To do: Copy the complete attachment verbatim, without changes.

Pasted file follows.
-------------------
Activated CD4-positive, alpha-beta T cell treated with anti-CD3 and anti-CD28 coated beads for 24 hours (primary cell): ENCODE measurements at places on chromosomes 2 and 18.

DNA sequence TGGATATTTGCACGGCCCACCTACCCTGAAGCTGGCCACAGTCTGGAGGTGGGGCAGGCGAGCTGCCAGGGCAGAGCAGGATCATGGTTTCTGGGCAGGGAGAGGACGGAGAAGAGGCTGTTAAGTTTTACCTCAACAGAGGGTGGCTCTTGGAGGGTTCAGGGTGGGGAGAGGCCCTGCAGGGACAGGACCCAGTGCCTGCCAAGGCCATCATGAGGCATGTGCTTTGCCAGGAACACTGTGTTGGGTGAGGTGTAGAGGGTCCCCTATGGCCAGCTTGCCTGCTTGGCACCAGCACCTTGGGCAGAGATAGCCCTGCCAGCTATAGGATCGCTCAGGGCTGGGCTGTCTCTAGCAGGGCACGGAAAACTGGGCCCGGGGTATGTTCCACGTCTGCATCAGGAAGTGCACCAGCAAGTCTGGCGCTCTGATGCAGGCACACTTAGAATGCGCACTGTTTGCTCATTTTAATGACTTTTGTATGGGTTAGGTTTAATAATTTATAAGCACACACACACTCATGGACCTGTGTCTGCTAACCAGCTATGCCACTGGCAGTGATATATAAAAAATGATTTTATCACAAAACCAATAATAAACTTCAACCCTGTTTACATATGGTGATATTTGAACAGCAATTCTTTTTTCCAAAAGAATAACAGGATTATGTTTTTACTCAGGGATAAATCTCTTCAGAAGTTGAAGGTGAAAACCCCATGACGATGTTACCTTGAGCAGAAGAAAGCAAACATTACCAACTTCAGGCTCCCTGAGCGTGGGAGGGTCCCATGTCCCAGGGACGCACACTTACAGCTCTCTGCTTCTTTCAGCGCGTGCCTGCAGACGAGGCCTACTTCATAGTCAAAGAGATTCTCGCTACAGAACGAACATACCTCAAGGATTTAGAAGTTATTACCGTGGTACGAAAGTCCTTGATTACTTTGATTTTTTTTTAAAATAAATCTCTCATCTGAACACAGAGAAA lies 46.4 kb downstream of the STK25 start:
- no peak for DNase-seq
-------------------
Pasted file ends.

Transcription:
Activated CD4-positive, alpha-beta T cell treated with anti-CD3 and anti-CD28 coated beads for 24 hours (primary cell): ENCODE measurements at places on chromosomes 2 and 18.

DNA sequence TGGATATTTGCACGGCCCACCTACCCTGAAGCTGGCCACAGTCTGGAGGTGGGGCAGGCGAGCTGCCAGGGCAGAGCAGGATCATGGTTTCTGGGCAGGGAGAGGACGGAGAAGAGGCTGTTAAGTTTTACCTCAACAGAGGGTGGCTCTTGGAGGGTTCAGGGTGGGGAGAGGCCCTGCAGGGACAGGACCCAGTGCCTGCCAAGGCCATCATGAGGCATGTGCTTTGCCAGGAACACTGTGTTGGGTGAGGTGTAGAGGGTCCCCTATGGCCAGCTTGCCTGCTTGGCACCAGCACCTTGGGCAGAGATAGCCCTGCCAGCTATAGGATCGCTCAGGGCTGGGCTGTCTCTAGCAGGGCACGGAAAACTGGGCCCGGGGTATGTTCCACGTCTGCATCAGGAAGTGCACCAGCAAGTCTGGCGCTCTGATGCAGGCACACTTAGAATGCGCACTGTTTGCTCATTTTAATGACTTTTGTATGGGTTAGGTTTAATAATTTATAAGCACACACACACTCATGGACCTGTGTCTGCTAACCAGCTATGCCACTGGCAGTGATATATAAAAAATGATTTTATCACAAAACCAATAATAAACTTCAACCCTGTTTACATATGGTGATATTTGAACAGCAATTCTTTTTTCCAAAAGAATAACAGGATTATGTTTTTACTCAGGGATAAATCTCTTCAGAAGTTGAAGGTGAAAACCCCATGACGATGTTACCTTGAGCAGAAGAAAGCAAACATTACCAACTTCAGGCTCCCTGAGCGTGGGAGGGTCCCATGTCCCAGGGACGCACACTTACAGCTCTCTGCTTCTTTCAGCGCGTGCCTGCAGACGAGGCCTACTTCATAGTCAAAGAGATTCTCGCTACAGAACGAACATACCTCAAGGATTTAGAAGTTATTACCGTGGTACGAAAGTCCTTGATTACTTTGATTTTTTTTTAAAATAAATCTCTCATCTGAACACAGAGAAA lies 46.4 kb downstream of the STK25 start:
- no peak for DNase-seq